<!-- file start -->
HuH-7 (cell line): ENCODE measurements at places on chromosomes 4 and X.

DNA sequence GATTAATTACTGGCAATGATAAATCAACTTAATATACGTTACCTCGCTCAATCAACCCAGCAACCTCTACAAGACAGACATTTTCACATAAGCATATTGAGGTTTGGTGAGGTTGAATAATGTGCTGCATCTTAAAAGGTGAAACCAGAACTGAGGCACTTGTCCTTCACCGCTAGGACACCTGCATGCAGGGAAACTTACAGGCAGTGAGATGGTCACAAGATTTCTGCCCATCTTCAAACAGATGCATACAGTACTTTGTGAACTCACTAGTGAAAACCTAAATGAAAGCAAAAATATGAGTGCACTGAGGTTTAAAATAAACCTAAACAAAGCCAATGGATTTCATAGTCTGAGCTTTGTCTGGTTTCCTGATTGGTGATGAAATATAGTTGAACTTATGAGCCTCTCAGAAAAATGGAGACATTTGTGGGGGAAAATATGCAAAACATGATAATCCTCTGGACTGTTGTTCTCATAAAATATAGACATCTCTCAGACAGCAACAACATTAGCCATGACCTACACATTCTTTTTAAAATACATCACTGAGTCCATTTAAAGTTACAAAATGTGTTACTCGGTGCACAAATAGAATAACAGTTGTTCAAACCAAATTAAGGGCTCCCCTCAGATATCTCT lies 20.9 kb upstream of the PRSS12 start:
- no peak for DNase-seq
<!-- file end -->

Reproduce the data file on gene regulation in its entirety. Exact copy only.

HuH-7 (cell line): ENCODE measurements at places on chromosomes 4 and X.

DNA sequence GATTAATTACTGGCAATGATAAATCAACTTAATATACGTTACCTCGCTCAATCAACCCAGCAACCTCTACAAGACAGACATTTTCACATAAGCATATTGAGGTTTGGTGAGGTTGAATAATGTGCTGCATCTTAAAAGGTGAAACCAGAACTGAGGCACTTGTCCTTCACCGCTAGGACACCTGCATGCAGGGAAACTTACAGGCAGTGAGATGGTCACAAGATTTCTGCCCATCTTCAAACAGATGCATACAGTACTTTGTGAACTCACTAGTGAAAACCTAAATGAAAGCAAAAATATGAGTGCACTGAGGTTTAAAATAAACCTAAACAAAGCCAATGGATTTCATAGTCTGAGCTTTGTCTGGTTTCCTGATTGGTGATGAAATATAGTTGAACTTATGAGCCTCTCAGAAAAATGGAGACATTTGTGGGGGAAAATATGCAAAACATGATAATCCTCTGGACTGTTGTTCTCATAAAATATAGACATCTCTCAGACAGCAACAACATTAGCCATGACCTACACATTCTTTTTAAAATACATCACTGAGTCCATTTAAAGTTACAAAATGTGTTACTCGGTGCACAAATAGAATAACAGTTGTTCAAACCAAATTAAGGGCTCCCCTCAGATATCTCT lies 20.9 kb upstream of the PRSS12 start:
- no peak for DNase-seq